Recent scientific evidence has shown that the coronavirus may remain infectious as an aerosol for three hours or longer. Although the exact means of transmission remains a mystery that’s still being investigated, medical professionals say it’s likely that airborne transmission via aerosols is a significant factor in human-to-human spread. In an effort to improve the safety of healthcare workers, an interdisciplinary team of physicians, engineers, paramedics and students at Stony Brook University has developed a new patient particle containment chamber (PPCC) that can play a key role in containing the COVID-19 virus.
“Since COVID-19 is predominantly a pulmonary disease, moderately to severely ill patients often require some form of airway intervention,” said Lauren Maloney, clinical assistant professor, Department of Emergency Medicine. “Secretions coming from the upper and lower airways have been found to contain high viral loads. Therefore, airway interventions that generate aerosols, such as ventilations with a bag-valve mask, endotracheal intubations and others, put healthcare providers at increased risk for viral exposure.”
This risk of exposure is further complicated by a widespread concern about the availability of and access to appropriate personal protective equipment (PPE). In March, a Taiwanese anesthesiologist developed the Aerosol Box, a transparent acrylic box to be placed over a patient, with an open side facing the chest and two holes through which a healthcare provider can insert their hands in order to perform airway interventions. This device was rapidly adopted by hospitals internationally even without adequate evidence about its effectiveness, due in large part to an urgent need and dissemination via social media.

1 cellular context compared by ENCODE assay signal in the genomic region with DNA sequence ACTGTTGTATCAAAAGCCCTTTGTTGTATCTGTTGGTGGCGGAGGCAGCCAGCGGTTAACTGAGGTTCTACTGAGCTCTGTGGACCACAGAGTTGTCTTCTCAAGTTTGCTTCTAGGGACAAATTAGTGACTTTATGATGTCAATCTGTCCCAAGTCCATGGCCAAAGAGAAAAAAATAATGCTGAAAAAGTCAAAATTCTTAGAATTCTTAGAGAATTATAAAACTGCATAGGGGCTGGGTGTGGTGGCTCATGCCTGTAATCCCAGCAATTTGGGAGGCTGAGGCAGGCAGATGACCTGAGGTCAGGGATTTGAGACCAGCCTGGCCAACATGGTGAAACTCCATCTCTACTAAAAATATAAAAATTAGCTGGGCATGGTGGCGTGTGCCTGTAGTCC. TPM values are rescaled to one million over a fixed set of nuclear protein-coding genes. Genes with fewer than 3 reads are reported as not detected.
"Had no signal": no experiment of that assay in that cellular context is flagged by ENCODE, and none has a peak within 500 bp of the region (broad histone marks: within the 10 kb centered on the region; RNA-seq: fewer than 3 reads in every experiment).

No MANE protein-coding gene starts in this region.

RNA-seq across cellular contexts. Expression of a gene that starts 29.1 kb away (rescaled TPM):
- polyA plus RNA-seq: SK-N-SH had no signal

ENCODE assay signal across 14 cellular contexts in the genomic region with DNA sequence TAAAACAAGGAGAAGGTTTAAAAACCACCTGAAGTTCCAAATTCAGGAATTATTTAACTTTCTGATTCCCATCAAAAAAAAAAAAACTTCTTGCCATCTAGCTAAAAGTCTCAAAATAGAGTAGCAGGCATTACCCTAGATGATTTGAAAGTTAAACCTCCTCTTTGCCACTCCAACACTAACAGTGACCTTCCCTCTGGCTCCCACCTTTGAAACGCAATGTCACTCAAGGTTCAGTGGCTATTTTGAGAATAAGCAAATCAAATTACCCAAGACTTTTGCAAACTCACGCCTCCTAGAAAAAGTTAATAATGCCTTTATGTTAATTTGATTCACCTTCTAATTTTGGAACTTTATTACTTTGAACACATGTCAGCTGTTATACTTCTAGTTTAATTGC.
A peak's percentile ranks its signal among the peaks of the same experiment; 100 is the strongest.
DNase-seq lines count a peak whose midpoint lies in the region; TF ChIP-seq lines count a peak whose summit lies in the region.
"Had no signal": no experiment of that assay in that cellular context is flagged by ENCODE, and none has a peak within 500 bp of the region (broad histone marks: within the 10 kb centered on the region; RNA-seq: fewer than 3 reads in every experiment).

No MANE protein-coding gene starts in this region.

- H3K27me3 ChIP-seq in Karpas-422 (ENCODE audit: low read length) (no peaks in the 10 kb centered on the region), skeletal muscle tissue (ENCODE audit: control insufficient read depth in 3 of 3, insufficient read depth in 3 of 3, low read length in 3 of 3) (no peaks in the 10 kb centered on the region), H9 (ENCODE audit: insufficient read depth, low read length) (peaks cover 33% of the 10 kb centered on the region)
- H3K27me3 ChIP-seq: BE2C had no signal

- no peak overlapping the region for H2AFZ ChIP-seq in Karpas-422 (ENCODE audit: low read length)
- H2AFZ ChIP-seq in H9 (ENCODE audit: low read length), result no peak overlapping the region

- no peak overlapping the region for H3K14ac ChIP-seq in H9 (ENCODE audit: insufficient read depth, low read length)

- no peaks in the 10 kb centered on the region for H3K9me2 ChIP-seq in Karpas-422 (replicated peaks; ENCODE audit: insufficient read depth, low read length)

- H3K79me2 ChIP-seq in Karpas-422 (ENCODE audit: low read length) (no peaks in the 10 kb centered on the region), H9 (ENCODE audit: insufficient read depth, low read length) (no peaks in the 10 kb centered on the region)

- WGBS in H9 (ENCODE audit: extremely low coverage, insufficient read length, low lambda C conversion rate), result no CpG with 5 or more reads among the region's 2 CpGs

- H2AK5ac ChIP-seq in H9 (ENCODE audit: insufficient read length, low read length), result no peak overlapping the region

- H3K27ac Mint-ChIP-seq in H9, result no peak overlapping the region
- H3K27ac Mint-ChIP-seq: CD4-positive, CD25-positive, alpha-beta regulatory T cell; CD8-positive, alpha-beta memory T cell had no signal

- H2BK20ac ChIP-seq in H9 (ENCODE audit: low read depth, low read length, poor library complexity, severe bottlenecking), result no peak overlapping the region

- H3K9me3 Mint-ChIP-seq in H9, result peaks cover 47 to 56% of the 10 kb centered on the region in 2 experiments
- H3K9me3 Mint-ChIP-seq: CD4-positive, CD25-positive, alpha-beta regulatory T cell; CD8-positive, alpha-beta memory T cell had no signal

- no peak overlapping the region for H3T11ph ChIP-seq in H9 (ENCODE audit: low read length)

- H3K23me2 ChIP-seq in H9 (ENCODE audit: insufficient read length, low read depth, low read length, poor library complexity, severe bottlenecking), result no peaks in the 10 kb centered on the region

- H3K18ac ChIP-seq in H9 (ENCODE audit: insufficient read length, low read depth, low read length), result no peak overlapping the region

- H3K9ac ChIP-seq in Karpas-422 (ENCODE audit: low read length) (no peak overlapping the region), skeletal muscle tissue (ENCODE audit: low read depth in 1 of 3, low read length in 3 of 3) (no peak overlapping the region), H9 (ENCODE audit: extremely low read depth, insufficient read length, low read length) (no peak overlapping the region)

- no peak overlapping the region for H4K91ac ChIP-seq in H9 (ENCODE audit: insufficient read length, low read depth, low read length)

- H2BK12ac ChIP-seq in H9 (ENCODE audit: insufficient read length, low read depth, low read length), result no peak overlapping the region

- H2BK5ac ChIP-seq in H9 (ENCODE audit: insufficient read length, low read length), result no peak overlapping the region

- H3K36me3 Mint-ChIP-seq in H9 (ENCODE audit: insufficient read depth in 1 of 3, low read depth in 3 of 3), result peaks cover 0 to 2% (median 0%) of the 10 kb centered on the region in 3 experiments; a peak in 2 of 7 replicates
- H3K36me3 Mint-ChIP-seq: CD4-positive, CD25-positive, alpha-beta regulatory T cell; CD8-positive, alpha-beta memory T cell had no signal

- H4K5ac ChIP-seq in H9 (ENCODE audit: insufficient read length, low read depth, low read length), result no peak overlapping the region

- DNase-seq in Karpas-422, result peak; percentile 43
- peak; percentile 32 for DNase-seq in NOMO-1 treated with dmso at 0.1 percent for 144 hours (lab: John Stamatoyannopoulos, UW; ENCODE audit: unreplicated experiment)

However, difficulties with the Aerosol Box soon became apparent. It was restrictive, it created tears in healthcare providers’ PPE, interfered with the use of video laryngoscopes and was subject to glare from overhead lighting. It also has an extremely limited ability to adapt to the physical characteristics of either the healthcare provider or the patient.
In response to the urgent need for an effective, reliable and practical way to safely perform airway interventions on patients with COVID-19, Maloney and her team set out to design such a device, along with a test that would validate its capabilities.
“Our primary objective was to create a barrier device that would reduce the transmission of airborne particles generated during airway interventions that was portable and could be assembled from readily available and inexpensive components that are unlikely to be in short supply during the pandemic,” said Maloney, adding that the device had to reduce aerosol transmission by at least 90 percent and be easy to clean and compatible with common EMS stretchers.
She, along with Christopher Page, clinical associate professor, Department of Anesthesiology, and Wei Yin, associate professor and undergraduate program director, Department of Biomedical Engineering (BME), came up with the idea for the chamber after seeing a request for proposals for interdisciplinary seed grant funding for COVID solutions.